Thursday, December 17, 2015


In the interest of extending an olive branch, I decided to remove a post I wrote earlier this week. 

Monday, December 14, 2015

This Is What Jen in Love Looks Like

Eric at work told Whitney, "Jen seems so happy. She is smiling so much more."

Today my friend Will said to me, "You look younger every time I see you."

I said, "This is what Jen in love looks like."

I remarked to someone recently that we had been dating almost two weeks, and she seemed visibly surprised that we had been publicly canoodling in the balcony of Baldwin Hall at a recent Lyceum event.

I suppose it might seem sudden from the outside. But I have dated a lot since my second marriage ended. And then I stopped dating for a long time. So, I have been very, very single for two years, and completely date-free/celibate for 11 months of that time.

I've known for a very long time that unless I met someone with whom I could have at least as interesting conversations as I have with my small circle of friends, it wasn't going to have long-term potential. Most of those friends have openly said to me that I was never going to find what I wanted online, and they were right. I wasn't wrong about guys who go online to date pursuing sex-- I was just not meeting any of the guys who aren't motivated by sex because they don't go online. Or maybe those guys are really as rare as they seem, because Darren is definitely a first.

But back to conversations: We talk for hours. The first Saturday night we hung out, we talked from six p.m. to midnight without pausing much except to show each other videos and play songs for each other.

I was going to write about meeting Darren's parents for the first time. Except that sentence is misleading, because, as it turns out, it wasn't the first time. I went over to meet them on Thanksgiving before I went to work. I walked into the living room and saw Darren's dad and sort of squealed, "Hi!!!" and turned to Darren and said, "Darren, I LOVE your parents!" And I hugged his dad and then hugged his mom. They worked as para professionals in the junior high when I taught special ed (and far beyond me). I always loved and appreciated how kind they were to the kids and also to me. They personified helpfulness. I remember when Darren's dad told me about a particularly difficult kid, "If you need ANYTHING, you just call me."

So, we sat in their living room and caught up on all of the kids we knew and where they had ended up while Darren sat and watched us like a tennis match. It was love.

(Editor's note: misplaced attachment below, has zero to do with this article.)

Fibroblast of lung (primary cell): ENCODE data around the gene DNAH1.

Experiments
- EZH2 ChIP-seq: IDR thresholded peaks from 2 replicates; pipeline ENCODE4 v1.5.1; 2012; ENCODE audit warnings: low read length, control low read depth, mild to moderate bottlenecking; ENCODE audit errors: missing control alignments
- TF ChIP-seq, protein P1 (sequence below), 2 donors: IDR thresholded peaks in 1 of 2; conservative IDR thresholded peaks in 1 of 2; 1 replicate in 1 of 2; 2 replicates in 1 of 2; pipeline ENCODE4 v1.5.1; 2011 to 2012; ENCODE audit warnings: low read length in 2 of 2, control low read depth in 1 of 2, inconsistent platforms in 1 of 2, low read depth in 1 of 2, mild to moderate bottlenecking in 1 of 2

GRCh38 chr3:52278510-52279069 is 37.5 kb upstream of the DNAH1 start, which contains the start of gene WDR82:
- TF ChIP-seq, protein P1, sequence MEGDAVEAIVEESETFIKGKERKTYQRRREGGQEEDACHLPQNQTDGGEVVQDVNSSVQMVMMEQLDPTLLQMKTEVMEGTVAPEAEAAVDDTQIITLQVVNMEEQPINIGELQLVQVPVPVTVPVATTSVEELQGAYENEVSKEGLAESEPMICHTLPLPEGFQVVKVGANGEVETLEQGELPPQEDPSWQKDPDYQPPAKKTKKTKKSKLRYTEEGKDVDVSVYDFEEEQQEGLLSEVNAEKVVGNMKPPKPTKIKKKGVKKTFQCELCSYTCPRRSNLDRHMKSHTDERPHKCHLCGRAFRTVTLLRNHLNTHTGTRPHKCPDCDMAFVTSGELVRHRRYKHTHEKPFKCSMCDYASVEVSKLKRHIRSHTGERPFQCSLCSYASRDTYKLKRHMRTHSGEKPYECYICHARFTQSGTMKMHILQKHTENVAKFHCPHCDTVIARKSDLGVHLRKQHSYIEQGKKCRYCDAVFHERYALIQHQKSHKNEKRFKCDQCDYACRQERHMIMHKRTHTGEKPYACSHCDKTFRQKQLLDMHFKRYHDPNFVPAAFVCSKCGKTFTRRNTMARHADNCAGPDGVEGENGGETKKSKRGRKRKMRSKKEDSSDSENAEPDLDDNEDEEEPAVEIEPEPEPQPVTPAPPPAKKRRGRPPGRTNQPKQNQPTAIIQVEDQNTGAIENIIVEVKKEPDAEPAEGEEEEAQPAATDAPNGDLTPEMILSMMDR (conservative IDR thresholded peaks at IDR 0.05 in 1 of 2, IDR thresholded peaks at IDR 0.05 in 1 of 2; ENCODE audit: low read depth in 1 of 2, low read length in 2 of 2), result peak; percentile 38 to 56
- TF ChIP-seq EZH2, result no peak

Darren knows everything about me, or at least the most everything I've had the chance to share with him so far. And I know a lot about him. And some of what we know about each other isn't pretty or perfect or even nice. We have shared deeply humiliating things with each other, regrets, fears.

One of the things I've been really aware of is the ways in which I chose separateness in past relationships. Ways in which I realized that gaps were enlarging between us, but played love chicken and let it happen. Love chicken is when you wait to see if your partner will point out the distance, will point out the gaps, will point out the times you chose to stay up instead of going to bed at the same time.

I am also guilty of having believed in the past that some behaviors or ideologies would change, in spite of the fact that there was never any indication apart from my hope that this would happen. I can't blame people for being who they are if I never fully accepted them that way and always hoped that they would change. That isn't fair to anyone.

I have learned over the years that I like being single. But right now, I am radiating happiness. Having someone I can say anything to and talk about teaching, grant writing, JC Penney, the Mormon Church, leaving the Mormon Church, religion, death, life, disappointment, grief, brokenness, strength, meditation, hope, hopelessness, giving up, despair, The Killers, The Cure, John-5, Go Down, Moses, God's Debris, love, sex, heartbreak, God, grace, our parents, our siblings, Tosh, Sting, friendship, integrity, acceptance-- I mean, everything. There isn't anything I can't say to him. I have said everything to him. We have cried in front of each other. I grip his beard in both hands and ask him sometimes, "Are you really real?" I am forty-six. I know how rare this is.

He goes to the hardware store with Chris. He goes out for breakfast with Sam. I slept in til 9 a.m. on Saturday morning and when I got up, he was cleaning the kitchen. "Do you mind if I help you with the cleaning?" he  had asked me a few days before, when I confessed that I was a nonconvertible slob.

"Are you kidding?" I said.

*          *          *          *           *          *            *             *             *          *          *          *          *

I know I'm gushing. According to Marsha at the JCP jewelry counter, I'm glowing. And I don't even care, I am unabashadly gushing. There has been so little romance in my history that I really stopped believing in it. That was hard to let go of, but then, after awhile, I was able to embrace my life without it. And I think it is really essential to be able to do that. Because it makes you so rock solid that it doesn't rock any of the foundations of who you are to be able to say, "I found someone who flips my heart inside out, and that's so rare, and I'm so lucky."

If I am actually in a coma, please make sure Christian is taking care of his blood sugars.

Thursday, December 10, 2015

How on earth I met him

"How on earth did you meet this guy?" my friend Lynn Carter asked me just now.
I said, "It's a cute story and I am going to blog about it. :-) "

This guy is Darren Pinkerton. He has been encouraging me to start blogging again. "You could even write about our relationship if you wanted to, if you need material."